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    Commuting bicyclists at a stoplight Friday watch a large crowd of people waiting to board special buses into Manhattan near a bus pickup area in Brooklyn.

    When working from home goes wrong

    Nearly every office dweller fantasizes about the joys of working from home: Dressing in PJs instead of suits. Eating from the fridge and not the vending machine. Listening to birds chirp instead of the boss bark. But Superstorm Sandy has created legions of people who can't wait to get back to the office.

  •  
    New Jersey Gov. Chris Christie tries to comfort Alice Cimillo Thursday and other Moonachie, N.J. residents whose homes were damaged by Superstorm Sandy, during a tour of the flood-ravaged area.

    Jersey casinos reopen after 5-day shutdown

    All but two casinos in Atlantic City planned to be back in business Friday after getting the green light from Gov. Chris Christie to reopen.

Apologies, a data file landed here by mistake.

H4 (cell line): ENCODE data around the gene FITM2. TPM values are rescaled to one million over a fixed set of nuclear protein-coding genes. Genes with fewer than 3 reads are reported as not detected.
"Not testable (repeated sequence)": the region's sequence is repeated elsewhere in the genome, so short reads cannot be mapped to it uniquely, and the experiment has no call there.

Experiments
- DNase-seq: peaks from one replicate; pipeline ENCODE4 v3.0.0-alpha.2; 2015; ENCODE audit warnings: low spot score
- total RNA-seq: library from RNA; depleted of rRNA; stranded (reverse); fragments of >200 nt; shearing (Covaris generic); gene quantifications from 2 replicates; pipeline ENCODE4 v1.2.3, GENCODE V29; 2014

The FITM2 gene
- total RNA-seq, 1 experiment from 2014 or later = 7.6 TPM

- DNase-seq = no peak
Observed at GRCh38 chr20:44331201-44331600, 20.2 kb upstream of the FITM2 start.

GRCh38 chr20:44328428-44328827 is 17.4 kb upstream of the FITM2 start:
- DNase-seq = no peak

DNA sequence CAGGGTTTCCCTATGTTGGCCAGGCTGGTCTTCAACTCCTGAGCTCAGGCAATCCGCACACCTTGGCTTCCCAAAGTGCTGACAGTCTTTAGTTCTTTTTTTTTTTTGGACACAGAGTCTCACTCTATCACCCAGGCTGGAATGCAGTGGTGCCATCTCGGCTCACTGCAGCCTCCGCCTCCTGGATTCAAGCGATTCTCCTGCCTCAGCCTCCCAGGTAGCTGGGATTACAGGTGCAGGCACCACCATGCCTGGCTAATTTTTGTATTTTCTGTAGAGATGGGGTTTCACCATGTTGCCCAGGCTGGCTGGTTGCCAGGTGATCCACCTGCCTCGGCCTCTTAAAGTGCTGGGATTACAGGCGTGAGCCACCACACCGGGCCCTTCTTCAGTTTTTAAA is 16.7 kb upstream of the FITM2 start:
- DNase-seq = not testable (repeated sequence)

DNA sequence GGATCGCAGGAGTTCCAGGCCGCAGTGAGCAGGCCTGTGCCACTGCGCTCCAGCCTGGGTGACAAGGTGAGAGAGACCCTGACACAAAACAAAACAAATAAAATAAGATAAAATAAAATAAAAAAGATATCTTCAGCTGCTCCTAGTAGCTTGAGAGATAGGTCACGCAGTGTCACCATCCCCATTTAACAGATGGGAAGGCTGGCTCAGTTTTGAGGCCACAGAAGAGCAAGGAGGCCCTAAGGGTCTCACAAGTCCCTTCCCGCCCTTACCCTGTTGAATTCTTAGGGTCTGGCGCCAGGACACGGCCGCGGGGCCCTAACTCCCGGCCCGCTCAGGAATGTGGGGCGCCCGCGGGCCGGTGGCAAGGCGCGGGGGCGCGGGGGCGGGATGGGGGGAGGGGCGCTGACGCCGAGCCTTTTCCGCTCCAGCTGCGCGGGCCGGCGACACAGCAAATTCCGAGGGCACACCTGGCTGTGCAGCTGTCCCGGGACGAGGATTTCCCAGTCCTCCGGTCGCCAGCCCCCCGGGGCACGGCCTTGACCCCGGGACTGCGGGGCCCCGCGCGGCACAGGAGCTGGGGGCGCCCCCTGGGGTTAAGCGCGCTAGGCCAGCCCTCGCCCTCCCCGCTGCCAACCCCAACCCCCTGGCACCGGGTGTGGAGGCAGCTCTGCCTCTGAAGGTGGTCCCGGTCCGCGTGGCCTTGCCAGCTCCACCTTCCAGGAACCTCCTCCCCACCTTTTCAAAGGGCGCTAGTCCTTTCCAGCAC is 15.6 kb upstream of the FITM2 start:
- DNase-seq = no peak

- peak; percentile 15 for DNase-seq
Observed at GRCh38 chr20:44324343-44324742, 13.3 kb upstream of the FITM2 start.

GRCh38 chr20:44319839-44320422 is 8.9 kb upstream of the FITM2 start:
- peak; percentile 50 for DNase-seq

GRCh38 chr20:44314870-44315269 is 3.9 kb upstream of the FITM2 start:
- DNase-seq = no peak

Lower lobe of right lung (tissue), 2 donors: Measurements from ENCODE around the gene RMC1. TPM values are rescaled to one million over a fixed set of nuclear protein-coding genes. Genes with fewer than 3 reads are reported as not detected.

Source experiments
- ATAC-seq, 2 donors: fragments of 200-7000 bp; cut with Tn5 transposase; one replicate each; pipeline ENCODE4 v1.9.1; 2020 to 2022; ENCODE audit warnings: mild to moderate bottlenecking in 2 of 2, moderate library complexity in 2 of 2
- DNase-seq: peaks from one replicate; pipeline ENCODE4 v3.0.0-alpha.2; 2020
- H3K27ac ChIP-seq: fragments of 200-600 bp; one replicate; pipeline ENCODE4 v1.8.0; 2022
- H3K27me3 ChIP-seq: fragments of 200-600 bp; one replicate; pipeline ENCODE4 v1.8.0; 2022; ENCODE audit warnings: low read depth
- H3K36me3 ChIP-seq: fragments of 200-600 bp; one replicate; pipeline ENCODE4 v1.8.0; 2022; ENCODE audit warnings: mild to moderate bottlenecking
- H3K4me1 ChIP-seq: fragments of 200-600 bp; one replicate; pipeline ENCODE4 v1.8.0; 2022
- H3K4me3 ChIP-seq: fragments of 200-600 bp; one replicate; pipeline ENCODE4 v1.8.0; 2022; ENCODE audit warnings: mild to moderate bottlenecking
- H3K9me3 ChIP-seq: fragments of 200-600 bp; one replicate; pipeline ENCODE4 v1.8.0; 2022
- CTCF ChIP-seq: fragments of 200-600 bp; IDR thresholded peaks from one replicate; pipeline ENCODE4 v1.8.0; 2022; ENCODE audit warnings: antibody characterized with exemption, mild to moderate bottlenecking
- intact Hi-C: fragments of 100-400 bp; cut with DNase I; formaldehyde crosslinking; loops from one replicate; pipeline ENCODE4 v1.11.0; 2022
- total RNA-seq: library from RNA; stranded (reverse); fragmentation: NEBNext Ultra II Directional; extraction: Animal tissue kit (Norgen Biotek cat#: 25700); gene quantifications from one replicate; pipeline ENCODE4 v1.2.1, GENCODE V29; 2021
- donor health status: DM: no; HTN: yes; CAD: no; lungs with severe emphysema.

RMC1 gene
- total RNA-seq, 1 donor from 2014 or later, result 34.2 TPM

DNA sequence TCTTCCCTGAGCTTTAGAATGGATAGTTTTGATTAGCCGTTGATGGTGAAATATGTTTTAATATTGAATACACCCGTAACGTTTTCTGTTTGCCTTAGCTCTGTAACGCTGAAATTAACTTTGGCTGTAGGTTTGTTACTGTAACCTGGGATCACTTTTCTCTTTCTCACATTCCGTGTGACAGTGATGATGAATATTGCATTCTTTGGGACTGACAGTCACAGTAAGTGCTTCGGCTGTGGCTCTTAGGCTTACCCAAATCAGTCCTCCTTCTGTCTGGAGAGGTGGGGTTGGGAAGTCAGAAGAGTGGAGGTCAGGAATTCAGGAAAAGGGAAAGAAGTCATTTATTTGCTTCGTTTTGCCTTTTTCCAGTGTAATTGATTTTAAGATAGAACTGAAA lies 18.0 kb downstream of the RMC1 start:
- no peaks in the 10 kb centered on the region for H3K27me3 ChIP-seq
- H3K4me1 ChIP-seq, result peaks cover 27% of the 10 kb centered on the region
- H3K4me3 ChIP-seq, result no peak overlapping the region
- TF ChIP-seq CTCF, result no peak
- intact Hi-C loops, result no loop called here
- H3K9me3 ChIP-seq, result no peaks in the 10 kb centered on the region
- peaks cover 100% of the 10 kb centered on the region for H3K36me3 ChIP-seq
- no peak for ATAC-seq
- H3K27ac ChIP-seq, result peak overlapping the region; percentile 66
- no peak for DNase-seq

•  
    People withdraw money Friday from a mobile ATM machine set up in a van in Hoboken, N.J. The mobile ATM gives residents a chance to get cash in Hoboken, which is still blacked out following Superstorm Sandy.

    Corporations just beginning to tally Sandy’s costs

    Corporate America is just starting to add up its losses from Superstorm Sandy, expected to be one of the most expensive storms in U.S. history. Delta Air Lines and Verizon were two of the first major companies to formally indicate the obvious, saying Friday that they will lose money because of the storm.

  •  
    Cars wait for gas in a line that stretches Friday about one and a half miles in Brooklyn. Superstorm Sandy damaged ports that accept fuel tankers and flooded underground equipment that sends fuel through pipelines.

    Gasoline tankers wait outside New York harbor